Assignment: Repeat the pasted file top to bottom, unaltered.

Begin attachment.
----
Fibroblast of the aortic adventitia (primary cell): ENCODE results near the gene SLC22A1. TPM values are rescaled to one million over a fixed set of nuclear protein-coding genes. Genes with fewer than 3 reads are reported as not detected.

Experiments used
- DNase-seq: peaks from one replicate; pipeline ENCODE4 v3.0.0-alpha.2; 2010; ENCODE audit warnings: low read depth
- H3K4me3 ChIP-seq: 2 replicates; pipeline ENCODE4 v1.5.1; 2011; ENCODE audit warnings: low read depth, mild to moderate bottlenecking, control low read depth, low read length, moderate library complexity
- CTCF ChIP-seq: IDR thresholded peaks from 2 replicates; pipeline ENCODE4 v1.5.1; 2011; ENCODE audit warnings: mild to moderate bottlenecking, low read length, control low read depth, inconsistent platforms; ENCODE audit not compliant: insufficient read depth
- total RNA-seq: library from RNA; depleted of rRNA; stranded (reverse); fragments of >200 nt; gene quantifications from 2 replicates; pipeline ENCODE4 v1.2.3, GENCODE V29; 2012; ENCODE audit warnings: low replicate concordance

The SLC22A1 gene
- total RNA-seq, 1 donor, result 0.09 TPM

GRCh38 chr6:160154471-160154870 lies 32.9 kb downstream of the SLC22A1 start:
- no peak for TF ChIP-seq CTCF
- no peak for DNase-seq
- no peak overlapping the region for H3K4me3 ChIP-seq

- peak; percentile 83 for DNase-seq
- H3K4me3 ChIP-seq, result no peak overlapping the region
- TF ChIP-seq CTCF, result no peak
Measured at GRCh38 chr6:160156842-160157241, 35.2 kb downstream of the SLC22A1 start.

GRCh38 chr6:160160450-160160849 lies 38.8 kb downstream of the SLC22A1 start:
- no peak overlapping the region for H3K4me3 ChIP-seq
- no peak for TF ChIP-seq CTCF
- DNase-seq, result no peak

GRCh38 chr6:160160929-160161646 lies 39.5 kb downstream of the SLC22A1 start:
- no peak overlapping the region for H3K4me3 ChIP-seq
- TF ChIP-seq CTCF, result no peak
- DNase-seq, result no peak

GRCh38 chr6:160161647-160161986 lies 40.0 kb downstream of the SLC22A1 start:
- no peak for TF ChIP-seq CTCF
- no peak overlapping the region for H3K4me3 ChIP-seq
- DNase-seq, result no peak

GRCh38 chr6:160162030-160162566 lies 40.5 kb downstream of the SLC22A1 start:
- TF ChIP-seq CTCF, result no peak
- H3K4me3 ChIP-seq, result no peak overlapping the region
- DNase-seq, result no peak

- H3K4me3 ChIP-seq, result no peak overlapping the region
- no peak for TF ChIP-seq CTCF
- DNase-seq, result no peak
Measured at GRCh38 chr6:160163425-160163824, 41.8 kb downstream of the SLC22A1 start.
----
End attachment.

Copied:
Fibroblast of the aortic adventitia (primary cell): ENCODE results near the gene SLC22A1. TPM values are rescaled to one million over a fixed set of nuclear protein-coding genes. Genes with fewer than 3 reads are reported as not detected.

Experiments used
- DNase-seq: peaks from one replicate; pipeline ENCODE4 v3.0.0-alpha.2; 2010; ENCODE audit warnings: low read depth
- H3K4me3 ChIP-seq: 2 replicates; pipeline ENCODE4 v1.5.1; 2011; ENCODE audit warnings: low read depth, mild to moderate bottlenecking, control low read depth, low read length, moderate library complexity
- CTCF ChIP-seq: IDR thresholded peaks from 2 replicates; pipeline ENCODE4 v1.5.1; 2011; ENCODE audit warnings: mild to moderate bottlenecking, low read length, control low read depth, inconsistent platforms; ENCODE audit not compliant: insufficient read depth
- total RNA-seq: library from RNA; depleted of rRNA; stranded (reverse); fragments of >200 nt; gene quantifications from 2 replicates; pipeline ENCODE4 v1.2.3, GENCODE V29; 2012; ENCODE audit warnings: low replicate concordance

The SLC22A1 gene
- total RNA-seq, 1 donor, result 0.09 TPM

GRCh38 chr6:160154471-160154870 lies 32.9 kb downstream of the SLC22A1 start:
- no peak for TF ChIP-seq CTCF
- no peak for DNase-seq
- no peak overlapping the region for H3K4me3 ChIP-seq

- peak; percentile 83 for DNase-seq
- H3K4me3 ChIP-seq, result no peak overlapping the region
- TF ChIP-seq CTCF, result no peak
Measured at GRCh38 chr6:160156842-160157241, 35.2 kb downstream of the SLC22A1 start.

GRCh38 chr6:160160450-160160849 lies 38.8 kb downstream of the SLC22A1 start:
- no peak overlapping the region for H3K4me3 ChIP-seq
- no peak for TF ChIP-seq CTCF
- DNase-seq, result no peak

GRCh38 chr6:160160929-160161646 lies 39.5 kb downstream of the SLC22A1 start:
- no peak overlapping the region for H3K4me3 ChIP-seq
- TF ChIP-seq CTCF, result no peak
- DNase-seq, result no peak

GRCh38 chr6:160161647-160161986 lies 40.0 kb downstream of the SLC22A1 start:
- no peak for TF ChIP-seq CTCF
- no peak overlapping the region for H3K4me3 ChIP-seq
- DNase-seq, result no peak

GRCh38 chr6:160162030-160162566 lies 40.5 kb downstream of the SLC22A1 start:
- TF ChIP-seq CTCF, result no peak
- H3K4me3 ChIP-seq, result no peak overlapping the region
- DNase-seq, result no peak

- H3K4me3 ChIP-seq, result no peak overlapping the region
- no peak for TF ChIP-seq CTCF
- DNase-seq, result no peak
Measured at GRCh38 chr6:160163425-160163824, 41.8 kb downstream of the SLC22A1 start.